STATESBORO — Big band jazz, Blue Grass banjos, and improvisation comedy are just a taste of the incredible acts that will be gracing the stage in the 2009-10 season at the Averitt Center.
This season, the Emma Kelly Theater will be featuring artists from all over the state of Georgia, as the Averitt Center looks to keep “Georgia Artists on Our Minds.”
The season begins with a bang as the Averitt Center celebrates its five-year anniversary.
Since opening in September of 2004 the Averitt Center has brought some great talents to the Emmy Kelly Theater and this year will be unlike any other. The main focus this season is to showcase high quality artists, who also are from or are working mainly in Georgia.
Jeremy Davis and the Fabulous Equinox Jazz Orchestra is the headlining act of the Anniversary celebration. They are bringing their unique big band style to the Emma Kelly Theater on Sept. 12.
Since forming the band in Savannah, Jeremy Davis says they have tried to embody “Great American song book” in a modern and interesting way. With stylings similar to that of Frank Sinatra’s “Rat Pack,” Otis Redding and even Johnny Cash, the 17-piece orchestra brings a “funny and family-friendly, full-on entertainment experience” to Statesboro.
“Upbeat music and offbeat lyrics" was how the L.A. Times described the Apostles of Blue Grass. Hailing from Manfield, the Apostles are continually pushing the limits of the bluegrass musical genre with their edgy and comedic sounds.
On Oct. 24 join Johnny Roquemore, John Nipper and Dave Ross as they offer some of their original songs, a host of popular covers, and a cavalcade of “bad” jokes.
Because it is important to have a since of humor, the Averitt Center brings you what Atlanta Magazine calls the city’s “best improv troupe.” The Laughing Matters Comedy improvisation team brings lots of laughs to the Emma Kelly on Nov. 6.
Founded 25 years ago, the Laughing Matters Comedy troupe continues to offer a high quality experience to anyone who has had the pleasure of seeing them. Owner Tommy Futch says that Statesboro can expect an “interactive one-of-a-kind experience that will never be seen anywhere in the world again.”
In January, Broadway comes to Statesboro in the form of a very talented duo. “2 For Broadway” with Courtenay Collins and Robert Ray is an intimate and enchanting 90-minute tribute to the best of Broadway’s music.
Ray, a former Broadway dancer/actor/singer, joins Collins, a Julliard graduate and New York performer, for a showcase songs of from Rogers and Hammerstein, and that’s just act 1. The second act features songs from some of Broadway’s most popular works including “Chicago,” “The Producers,” “Cabaret” and, “Phantom of the Opera.” The show will feature a live five-piece jazz band and will be in the Emma Kelly on Jan. 23.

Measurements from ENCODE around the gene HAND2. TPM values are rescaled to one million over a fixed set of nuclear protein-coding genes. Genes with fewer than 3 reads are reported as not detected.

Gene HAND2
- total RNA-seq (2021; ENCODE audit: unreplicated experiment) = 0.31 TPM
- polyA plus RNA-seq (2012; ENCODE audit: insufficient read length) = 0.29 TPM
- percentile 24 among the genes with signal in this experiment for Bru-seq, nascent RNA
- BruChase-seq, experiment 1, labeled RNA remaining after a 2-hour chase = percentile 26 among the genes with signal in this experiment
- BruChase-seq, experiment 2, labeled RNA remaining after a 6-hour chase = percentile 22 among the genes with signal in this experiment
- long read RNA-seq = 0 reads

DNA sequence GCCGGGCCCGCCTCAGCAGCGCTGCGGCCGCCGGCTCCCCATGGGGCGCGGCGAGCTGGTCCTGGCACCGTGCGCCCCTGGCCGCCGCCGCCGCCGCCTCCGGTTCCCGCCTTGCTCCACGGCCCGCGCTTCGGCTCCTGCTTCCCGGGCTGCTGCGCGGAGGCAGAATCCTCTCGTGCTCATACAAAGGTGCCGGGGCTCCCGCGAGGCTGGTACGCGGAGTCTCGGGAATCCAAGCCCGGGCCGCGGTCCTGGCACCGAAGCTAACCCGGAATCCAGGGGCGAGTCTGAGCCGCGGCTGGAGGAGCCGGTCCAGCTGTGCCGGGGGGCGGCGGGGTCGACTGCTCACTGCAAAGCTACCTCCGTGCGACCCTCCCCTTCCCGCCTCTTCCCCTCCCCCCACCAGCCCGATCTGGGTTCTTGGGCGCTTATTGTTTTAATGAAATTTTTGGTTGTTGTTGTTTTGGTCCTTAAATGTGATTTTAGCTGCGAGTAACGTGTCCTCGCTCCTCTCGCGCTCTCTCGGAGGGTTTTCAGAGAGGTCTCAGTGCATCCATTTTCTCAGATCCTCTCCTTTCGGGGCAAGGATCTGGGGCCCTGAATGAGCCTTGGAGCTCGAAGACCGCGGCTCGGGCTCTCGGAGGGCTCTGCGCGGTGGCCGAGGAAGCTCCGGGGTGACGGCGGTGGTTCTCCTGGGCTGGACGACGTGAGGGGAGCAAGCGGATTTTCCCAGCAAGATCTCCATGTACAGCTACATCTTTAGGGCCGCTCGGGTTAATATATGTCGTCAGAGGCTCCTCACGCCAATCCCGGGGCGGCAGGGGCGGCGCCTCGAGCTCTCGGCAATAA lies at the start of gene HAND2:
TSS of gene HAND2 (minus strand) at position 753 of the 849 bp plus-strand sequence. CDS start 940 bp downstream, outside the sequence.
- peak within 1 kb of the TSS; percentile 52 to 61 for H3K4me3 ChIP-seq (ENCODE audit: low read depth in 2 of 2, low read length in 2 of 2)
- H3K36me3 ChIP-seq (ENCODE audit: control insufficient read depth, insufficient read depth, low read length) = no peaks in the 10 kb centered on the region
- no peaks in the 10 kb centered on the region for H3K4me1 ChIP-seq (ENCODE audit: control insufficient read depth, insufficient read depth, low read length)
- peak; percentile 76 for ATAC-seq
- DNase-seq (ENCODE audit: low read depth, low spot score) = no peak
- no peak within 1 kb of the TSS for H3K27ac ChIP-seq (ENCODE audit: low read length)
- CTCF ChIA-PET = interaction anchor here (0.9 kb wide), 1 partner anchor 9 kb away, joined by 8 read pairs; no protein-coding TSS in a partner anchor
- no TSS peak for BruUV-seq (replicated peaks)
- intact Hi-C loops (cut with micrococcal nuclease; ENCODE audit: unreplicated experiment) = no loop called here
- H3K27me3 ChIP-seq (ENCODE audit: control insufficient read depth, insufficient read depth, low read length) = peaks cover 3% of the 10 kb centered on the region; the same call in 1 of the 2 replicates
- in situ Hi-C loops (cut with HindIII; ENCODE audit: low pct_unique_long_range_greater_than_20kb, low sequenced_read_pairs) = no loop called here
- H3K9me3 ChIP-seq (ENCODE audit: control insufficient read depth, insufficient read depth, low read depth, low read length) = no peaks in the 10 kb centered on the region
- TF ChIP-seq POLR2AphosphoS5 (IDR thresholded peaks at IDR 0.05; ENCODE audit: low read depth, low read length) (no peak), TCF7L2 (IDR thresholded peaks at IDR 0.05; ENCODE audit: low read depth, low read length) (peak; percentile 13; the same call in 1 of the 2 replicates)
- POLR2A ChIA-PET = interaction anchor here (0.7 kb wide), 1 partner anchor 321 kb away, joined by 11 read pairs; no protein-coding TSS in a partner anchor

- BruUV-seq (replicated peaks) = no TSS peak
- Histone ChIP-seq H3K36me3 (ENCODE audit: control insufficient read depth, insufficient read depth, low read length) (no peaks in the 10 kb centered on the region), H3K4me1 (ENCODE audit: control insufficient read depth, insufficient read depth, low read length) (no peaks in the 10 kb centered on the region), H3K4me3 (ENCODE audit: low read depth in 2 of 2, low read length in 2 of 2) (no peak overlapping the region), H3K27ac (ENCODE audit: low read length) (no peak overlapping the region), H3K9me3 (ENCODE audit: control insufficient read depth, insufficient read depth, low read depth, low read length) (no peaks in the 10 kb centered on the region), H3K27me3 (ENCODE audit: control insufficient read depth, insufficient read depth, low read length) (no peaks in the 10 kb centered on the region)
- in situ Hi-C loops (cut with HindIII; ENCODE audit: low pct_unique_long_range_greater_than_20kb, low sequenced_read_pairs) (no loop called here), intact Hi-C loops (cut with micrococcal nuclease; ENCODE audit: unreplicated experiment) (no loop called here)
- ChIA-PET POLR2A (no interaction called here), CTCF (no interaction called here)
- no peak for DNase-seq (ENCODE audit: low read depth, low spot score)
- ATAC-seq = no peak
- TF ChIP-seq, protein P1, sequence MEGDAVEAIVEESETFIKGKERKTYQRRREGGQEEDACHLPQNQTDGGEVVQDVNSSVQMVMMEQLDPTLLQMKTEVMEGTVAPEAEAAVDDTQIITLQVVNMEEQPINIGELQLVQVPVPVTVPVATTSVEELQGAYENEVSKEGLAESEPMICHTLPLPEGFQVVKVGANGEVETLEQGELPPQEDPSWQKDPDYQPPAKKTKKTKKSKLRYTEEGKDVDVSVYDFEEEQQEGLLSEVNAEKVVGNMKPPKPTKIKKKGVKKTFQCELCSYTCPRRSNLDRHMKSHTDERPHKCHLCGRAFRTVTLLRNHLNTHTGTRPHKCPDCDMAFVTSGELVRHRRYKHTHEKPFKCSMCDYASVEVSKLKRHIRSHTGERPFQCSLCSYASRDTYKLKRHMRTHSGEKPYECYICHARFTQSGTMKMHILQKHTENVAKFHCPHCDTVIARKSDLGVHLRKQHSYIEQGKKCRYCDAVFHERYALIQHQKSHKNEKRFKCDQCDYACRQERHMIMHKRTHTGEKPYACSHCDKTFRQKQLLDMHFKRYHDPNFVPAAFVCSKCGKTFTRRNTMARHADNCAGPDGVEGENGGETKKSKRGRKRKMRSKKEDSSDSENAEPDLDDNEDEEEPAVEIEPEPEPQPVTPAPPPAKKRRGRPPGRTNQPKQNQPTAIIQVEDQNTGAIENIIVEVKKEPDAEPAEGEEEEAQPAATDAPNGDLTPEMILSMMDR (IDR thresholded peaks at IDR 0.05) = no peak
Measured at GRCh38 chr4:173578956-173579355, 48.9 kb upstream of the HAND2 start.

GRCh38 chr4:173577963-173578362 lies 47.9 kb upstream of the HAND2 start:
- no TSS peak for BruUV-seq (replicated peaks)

The next show is described as a “high-octane version of Forever Plaid.” With plans to make their show even bigger in 2010, Route 66 is sure to be a welcome treat for Statesboro in February.
Produced by Georgia-based Springer Theatricals and written by Roger Bean, Route 66 celebrates a nostalgic period of highways and road-signs and road trips. Producer Paul Pierce said the show will feature “lots of comedy, music and stage surprises.” The nationwide tour stops at the Emma Kelly Theater on Feb. 6 and will feature bigger sets, more lights,and even more elaborate musical numbers than in previous years.
The next artist has released ten albums, including one “Best of” album. She also received two Dove Awards, is an accomplished song-writer, is a college professor, and has even served as a talk-show host.
The Emma Kelly Theater welcomes Babbie Mason and her award-winning contemporary gospel stylings March 6. Mason has held the honor of performing for Presidents Jimmy Carter, George H. Bush and Gerald Ford, in addition to performing for the distinguished Dr. Billy Graham. With a new album entitled “Everything,” Mason gives Statesboro an experience sure to be remembered for years to come.
For generations, the Indian art of Kuchipudi dance has been a highly regarded treasure, revered by royals and citizens alike. The Academy of Kuchipudi dance has become a staple in the Indian community in Georgia, bringing this national treasure stateside.
On May 1, Statesboro will have the opportunity to be a part of this time honored tradition.
Sasikala Penumarthi, who is head of the studio in Atlanta, says the show tells of an “ancient Hindu story about love and family” that is sure to be an inspiration.
With the Averitt Center continuing to keep “Georgia Artists on Our Minds,” the 2009-20 season is sure to be one of the best.
Season ticket packages will also go on sale July 20. For any questions about these shows, ticketing information, or any other events happening at the Averitt Center please call (912)-212-2787 or visit the Averitt Center’s Web site, www.averittcenterforthearts.org.
The Averitt Center for the Arts is not a government agency and does not receive unrestricted funds from grants or local, state or federal funds. A large part of our funding is from individual supporters. The Averitt Center for the Arts is a 501 (c) 3 organization.
This program is supported in part by the Georgia Council for the Arts through appropriations for the Georgia general assembly. GCA also receives support from its partner — The National Endowment for the Arts.